TO HEAR DICK GRIFFITHS tell it, one of the simplest decisions in the past year was figuring out how to combine the currency trading systems of BankAmerica Corp. and Security Pacific Corp..
"This was really one of the easiest decisions of the merger," Mr. Griffiths said after the conversion of the two banks' currency trading operations into a single system.
It was easy because BankAmerica stand to quickly improve its foreign exchange trading technology at little cost. The bank will accomplish this by marrying Security Pacific's system for entering trades with Bank of America's settlement software, in one of the relatively few instances where a Security Pacific system was retained over one that was used by the acquiring bank.
For years, each bank had its own version of this type of software. But Security Pacific's trade entry system was light years ahead of BankAmerica's, according to Mr. Griffiths.
Now that the merger is complete, Bank America is eager to use the better trade entry system in the combined institution.
"I don't think the traders could ask for very much more," said Yale Fisher, senior vice president of BankAmerica's currency and options trading.
The move is important because it affects a lucrative business that is highly dependent on computerization.
BankAmerica and Security Pacific reported a combined $301 million of foreign exchange trading revenue last year, a total that would have made them the second-largest U.S. bank in the market after Citicorp.
While foreign exchange trading represented less than 1% of the two banks' noninterest revenue, banks that do well in this area can pull in profits of 40% to 50%.
New systems, like the Security Pacific trade entry software, can deliver millions of dollars to a bank's bottom line by helping traders manage risk better and spot opportunities sooner.
"Global FX markets are extremely competitive ... any sort of technology support you can get is of tremendous value," said Derek Bowden, trading systems specialist with AGS Information Services Inc., a New York consulting unit of Nynex Corp.
According to Mr. Griffiths, the Security Pacific trade entry software, called Trader II, is better than the trade entry software BankAmerica developed because it is easier to use and delivers more information to traders' fingertips.
With the Security Pacific software, traders move a mouselike device, called a "bombsight," over a pad with letters, numbers, and commands like "buy" and "sell."
The bombsight has a clear window, with cross hairs like those on a high-powered rifle. A trader positions the cross over a command, number, or letter on the pad, clicks a button, and a trade is quickly recorded on the trader's computer.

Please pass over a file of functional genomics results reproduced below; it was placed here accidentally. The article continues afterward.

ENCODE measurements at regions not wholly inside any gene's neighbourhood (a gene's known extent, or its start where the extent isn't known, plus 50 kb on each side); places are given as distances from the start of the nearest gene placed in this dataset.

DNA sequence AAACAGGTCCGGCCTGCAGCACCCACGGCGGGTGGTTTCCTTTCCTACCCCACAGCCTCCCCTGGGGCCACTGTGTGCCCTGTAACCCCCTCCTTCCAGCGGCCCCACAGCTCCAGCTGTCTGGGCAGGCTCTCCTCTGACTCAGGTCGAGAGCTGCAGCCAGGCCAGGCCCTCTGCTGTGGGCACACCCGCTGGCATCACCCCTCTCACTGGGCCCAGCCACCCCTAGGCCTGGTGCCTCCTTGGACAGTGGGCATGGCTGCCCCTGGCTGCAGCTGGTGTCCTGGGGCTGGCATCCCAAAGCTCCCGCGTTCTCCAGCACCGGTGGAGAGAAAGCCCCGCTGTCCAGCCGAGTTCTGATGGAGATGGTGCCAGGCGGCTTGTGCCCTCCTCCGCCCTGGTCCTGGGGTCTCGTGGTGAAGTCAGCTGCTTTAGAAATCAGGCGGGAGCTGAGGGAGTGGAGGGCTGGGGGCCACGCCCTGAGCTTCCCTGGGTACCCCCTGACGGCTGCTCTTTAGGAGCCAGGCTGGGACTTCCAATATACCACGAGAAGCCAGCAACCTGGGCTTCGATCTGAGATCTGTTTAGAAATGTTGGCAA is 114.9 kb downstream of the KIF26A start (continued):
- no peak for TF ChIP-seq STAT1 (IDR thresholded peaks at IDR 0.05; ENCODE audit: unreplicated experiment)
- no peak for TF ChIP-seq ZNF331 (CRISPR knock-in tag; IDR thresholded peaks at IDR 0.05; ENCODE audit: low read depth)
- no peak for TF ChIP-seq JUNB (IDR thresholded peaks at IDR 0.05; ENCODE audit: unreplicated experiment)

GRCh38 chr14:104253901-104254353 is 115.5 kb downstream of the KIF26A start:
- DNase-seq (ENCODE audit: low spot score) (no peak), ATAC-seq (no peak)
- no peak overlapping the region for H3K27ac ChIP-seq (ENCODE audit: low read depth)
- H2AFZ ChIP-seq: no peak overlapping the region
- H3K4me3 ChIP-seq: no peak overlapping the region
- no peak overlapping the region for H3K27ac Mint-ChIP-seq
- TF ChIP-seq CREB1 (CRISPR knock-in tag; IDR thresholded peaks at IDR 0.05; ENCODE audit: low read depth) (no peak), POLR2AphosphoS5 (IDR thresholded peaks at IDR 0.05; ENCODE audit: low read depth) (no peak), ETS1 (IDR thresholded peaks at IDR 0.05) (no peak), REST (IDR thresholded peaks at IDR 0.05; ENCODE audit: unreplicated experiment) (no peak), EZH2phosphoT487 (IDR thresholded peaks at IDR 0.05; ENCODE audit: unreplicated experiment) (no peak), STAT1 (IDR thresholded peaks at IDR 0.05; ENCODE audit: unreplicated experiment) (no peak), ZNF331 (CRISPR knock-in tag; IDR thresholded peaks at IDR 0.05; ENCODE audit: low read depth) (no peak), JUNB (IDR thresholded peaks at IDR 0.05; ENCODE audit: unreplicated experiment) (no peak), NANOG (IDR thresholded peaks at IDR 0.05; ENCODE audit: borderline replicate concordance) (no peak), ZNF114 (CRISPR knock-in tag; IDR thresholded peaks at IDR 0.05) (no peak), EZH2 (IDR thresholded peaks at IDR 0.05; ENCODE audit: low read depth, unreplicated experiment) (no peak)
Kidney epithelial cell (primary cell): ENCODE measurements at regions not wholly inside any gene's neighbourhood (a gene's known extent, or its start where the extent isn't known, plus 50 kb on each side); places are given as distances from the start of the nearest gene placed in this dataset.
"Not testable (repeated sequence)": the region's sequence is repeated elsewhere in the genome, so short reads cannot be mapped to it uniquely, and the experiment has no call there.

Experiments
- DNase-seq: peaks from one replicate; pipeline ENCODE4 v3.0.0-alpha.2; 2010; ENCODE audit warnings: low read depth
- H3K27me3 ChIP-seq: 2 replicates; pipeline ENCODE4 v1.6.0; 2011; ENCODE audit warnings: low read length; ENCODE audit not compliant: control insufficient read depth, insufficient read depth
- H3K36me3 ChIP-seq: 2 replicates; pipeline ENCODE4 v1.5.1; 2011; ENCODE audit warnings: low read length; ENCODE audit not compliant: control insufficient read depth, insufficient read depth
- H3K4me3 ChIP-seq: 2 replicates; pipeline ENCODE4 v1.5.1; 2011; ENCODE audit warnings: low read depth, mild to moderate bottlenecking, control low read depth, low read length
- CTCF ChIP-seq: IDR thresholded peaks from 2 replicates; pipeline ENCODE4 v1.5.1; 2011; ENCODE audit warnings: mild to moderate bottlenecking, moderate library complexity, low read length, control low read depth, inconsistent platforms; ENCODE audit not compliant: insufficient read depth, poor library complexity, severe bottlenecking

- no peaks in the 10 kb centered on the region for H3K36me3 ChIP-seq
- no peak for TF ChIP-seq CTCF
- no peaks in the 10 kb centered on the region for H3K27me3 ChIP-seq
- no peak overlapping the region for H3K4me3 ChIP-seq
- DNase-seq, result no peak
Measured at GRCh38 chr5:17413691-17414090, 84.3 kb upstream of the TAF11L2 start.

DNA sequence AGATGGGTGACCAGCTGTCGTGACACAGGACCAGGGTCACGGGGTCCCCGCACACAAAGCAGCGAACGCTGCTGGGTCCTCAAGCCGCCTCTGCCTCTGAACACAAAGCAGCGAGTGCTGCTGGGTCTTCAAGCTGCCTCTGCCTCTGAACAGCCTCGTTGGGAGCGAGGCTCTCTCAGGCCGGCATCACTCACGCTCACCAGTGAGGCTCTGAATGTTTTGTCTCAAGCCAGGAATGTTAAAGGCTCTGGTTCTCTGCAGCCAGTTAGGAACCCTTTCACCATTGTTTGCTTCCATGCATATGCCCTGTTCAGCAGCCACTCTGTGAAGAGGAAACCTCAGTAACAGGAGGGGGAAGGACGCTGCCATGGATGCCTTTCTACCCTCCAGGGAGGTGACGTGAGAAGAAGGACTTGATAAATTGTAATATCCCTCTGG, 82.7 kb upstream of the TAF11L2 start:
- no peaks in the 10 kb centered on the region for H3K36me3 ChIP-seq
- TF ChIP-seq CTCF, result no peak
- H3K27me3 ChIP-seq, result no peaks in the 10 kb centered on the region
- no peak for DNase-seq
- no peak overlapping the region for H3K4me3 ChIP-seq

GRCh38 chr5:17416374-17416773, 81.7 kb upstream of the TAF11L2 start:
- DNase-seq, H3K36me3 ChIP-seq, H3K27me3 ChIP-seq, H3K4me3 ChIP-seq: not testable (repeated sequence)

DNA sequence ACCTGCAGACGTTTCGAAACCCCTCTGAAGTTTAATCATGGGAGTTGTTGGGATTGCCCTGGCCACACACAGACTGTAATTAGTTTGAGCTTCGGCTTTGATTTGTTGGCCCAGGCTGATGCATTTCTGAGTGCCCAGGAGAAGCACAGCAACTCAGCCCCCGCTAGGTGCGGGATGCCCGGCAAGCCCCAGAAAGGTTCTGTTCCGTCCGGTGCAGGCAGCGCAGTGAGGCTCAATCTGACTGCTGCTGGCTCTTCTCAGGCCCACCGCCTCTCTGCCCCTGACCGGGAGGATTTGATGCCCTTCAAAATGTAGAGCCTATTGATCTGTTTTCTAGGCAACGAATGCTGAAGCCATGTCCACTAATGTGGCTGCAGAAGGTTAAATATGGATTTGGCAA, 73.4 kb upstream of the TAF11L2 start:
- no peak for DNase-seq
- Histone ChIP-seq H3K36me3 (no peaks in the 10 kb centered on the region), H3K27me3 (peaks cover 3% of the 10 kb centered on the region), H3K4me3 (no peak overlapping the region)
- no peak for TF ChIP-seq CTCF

The computer sends the trade information into a central data base, from which a trader's profitability is calculated, along with information about his position and limits.
The trade is also sent to the BankAmerica trade settlement software, which makes sure both sides of a deal exchange funds as agreed.
By contrast, BankAmerica's trade entry software was so hard to use that traders didn't even enter trades via computer, Mr. Griffiths said. Instead, they dictated trades to assistants who wrote them down on so-called blotters. Data entry specialists then manually entered the trades into BankAmerica's settlement systems.
The problems with this approach are that data entry errors are numerous and traders don't get up-to-date information about their profits, positions, and limits. the transition to Trader II enables BankAmerica to overcome a technology shortfall that for years left it a step or two behind competitors.
In the mid-1980s, many banks began attacking the sloppy paperwork in trading rooms by developing systems like Trader II. Mr. Bowden of AGS said these systems are now common in the industry. Among the best were Trader II and a similar system developed by Bankers Trust New York Corp. Both banks sell these trade entry systems to other institutions.
BankAmerica's system was in the middle of the pack at best, observers said. Now, the bank can move to the forefront. Mr. Griffiths said Bank of America would have taken a year to 18 months to upgrade its own software to the level of Trader II at a cost of millions dollars.
"They had already gotten to where we were going," said Mr. Griffiths.
Bank of America traders love the new software.
"It's really fabulous," said George Vafiadou, a BankAmerica vice president and currency trader, originally from Security Pacific, who has used the bank's trade entry software for years.
Before they had the software, currency traders often couldn't leave the office till 7 or 8 p.m. because they had to sort out a mountain of data entry errors.
Mr. Vafiadou added at the Trader II software helps traders avoid unnecessary risks by keeping closer tabs on their currency positions and limits.
Mr. Griffiths said the installation of Trader II was relatively easy. He estimated that the bank will spend just over $1 million to install the system for all its 250 traders, including software development.
BankAmerica was able to get Trader II up and running in the banks' new Los Angeles trading room within three days of the completion of the merger.
Trader II was brought up on BankAmerica's New York trading floor over the summer, and is scheduled to come up on the San Francisco trading floor by early fall. BankAmerica plans to have Trader II on most of its 27 trading floors around the world within a year.
At a Glance
BankAmerica Corp. Headquarters: San Francisco Assets: $188 billion Employees: 90,000 Non-interest revenue(*): $4.6 billion Foreign Exchange trading revenue(*): $301 million (*) 1991 combined total for BankAmerica and Security Pacific Corp.